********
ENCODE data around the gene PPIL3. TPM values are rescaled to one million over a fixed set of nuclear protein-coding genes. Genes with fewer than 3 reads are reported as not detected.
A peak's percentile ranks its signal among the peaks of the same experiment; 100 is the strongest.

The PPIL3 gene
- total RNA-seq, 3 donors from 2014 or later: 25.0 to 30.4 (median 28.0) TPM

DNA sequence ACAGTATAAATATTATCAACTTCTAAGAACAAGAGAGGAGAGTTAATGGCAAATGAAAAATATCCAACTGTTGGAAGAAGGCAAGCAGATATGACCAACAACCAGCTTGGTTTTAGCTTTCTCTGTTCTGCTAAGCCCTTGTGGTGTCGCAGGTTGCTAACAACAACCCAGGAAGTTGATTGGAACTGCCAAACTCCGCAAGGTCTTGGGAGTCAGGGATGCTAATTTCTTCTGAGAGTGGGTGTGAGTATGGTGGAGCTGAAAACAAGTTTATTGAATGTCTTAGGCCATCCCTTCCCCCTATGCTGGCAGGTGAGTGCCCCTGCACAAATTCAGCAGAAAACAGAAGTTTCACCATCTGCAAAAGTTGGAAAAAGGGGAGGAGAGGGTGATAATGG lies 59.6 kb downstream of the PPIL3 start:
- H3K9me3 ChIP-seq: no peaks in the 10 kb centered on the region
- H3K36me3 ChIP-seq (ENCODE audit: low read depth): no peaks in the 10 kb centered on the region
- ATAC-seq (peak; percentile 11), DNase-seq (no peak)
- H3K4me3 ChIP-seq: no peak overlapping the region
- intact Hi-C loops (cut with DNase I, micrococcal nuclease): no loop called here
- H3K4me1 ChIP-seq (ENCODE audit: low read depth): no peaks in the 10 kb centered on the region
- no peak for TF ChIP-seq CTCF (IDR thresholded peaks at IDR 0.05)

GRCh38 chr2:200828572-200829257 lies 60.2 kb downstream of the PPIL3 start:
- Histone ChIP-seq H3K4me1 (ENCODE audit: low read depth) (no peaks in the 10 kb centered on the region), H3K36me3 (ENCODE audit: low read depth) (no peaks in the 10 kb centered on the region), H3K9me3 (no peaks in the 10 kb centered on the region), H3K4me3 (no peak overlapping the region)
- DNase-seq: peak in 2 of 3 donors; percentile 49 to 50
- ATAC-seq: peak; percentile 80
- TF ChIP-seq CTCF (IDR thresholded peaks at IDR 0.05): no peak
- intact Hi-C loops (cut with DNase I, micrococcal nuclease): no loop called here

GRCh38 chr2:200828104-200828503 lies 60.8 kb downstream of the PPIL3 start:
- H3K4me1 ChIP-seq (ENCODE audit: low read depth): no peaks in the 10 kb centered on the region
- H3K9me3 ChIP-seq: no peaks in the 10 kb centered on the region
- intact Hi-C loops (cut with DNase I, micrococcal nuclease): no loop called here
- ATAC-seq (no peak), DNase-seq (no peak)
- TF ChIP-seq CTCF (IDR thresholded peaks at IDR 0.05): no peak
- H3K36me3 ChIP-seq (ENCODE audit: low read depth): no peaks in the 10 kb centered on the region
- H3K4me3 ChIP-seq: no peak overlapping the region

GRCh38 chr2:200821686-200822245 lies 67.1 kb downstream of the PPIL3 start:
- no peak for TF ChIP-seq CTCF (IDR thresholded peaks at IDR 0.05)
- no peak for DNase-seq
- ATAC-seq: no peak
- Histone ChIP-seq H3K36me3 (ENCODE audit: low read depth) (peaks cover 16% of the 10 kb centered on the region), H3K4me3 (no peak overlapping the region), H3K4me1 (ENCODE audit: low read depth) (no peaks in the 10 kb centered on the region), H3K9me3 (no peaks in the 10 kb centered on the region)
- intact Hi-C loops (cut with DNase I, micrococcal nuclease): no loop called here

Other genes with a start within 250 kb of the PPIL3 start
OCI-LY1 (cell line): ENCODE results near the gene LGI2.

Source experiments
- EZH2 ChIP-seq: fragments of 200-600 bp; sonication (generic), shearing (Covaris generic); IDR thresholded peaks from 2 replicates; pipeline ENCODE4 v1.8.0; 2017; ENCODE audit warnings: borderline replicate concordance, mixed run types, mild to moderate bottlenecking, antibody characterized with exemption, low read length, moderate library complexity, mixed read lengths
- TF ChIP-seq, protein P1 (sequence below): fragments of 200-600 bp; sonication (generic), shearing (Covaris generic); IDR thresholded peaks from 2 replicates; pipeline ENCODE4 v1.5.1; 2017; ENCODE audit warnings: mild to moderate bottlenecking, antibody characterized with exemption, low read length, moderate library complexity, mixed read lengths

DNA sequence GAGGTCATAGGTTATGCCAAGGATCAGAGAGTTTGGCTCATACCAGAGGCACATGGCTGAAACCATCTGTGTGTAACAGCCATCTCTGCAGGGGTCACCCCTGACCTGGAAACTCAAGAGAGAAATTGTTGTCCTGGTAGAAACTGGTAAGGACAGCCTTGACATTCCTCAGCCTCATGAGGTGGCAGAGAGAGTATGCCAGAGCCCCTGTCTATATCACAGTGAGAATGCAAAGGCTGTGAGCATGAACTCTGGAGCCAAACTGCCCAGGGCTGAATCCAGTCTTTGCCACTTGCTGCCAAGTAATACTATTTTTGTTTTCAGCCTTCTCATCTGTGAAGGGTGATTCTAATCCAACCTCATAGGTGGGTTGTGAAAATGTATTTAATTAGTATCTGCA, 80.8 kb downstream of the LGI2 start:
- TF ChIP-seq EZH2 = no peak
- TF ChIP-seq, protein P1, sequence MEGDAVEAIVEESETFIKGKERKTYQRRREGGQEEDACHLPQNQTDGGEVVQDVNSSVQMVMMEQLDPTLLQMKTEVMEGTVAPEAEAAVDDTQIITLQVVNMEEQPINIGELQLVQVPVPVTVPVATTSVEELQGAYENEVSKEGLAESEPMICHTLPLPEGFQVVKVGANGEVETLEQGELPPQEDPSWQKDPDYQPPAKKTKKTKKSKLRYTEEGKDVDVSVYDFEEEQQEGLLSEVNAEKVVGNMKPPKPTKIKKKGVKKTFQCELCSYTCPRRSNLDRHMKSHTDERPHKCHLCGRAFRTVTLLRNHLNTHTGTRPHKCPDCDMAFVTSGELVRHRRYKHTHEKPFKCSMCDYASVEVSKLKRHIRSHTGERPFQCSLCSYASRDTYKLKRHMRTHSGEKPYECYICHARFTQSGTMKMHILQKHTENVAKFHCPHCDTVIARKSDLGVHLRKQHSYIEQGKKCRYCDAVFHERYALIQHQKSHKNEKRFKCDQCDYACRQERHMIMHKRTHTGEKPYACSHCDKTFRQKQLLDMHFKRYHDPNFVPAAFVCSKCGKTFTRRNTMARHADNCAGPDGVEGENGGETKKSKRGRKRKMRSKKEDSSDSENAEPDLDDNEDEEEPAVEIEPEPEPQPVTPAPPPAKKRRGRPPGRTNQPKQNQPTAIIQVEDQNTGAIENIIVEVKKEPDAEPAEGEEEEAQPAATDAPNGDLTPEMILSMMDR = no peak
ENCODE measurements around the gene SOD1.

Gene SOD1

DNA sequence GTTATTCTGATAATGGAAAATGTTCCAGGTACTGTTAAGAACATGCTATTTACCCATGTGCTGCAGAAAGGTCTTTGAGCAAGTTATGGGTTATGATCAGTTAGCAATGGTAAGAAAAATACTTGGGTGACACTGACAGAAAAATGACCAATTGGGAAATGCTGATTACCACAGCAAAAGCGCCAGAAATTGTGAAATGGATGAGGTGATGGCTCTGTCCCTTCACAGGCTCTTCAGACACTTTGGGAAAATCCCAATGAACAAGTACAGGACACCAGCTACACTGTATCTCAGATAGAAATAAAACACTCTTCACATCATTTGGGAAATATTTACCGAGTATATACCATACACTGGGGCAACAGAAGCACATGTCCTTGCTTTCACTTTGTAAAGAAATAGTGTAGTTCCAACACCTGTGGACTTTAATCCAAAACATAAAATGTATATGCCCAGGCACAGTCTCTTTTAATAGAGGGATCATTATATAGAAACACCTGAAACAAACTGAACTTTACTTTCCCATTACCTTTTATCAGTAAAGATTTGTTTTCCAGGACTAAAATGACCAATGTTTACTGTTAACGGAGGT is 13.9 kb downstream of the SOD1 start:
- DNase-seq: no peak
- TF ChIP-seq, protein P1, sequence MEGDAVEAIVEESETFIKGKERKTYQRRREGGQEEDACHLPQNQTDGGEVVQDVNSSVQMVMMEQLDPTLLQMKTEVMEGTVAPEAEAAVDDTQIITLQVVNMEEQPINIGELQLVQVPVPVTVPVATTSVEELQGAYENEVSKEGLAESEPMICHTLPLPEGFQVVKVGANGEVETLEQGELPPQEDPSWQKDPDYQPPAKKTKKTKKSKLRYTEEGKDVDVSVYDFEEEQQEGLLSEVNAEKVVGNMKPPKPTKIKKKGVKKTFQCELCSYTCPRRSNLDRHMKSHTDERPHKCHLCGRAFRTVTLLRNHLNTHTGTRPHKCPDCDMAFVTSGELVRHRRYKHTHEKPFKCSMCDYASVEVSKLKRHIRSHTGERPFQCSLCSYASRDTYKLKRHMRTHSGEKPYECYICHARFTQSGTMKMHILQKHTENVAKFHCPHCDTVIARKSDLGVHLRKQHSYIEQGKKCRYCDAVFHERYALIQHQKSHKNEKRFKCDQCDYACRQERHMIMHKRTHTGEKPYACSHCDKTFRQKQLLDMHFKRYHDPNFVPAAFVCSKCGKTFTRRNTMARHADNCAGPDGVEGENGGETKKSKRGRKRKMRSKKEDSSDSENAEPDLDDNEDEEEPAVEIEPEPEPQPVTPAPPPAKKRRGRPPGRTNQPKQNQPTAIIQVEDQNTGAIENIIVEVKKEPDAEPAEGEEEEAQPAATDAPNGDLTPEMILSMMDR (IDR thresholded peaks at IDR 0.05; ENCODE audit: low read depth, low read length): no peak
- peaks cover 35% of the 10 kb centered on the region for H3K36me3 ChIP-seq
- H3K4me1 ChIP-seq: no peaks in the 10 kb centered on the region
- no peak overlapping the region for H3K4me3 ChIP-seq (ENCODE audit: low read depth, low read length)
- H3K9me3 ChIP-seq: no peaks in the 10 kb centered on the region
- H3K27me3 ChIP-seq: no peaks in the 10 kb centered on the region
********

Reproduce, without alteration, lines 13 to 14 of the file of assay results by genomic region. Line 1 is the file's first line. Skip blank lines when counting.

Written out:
GRCh38 chr2:200828572-200829257 lies 60.2 kb downstream of the PPIL3 start:
- Histone ChIP-seq H3K4me1 (ENCODE audit: low read depth) (no peaks in the 10 kb centered on the region), H3K36me3 (ENCODE audit: low read depth) (no peaks in the 10 kb centered on the region), H3K9me3 (no peaks in the 10 kb centered on the region), H3K4me3 (no peak overlapping the region)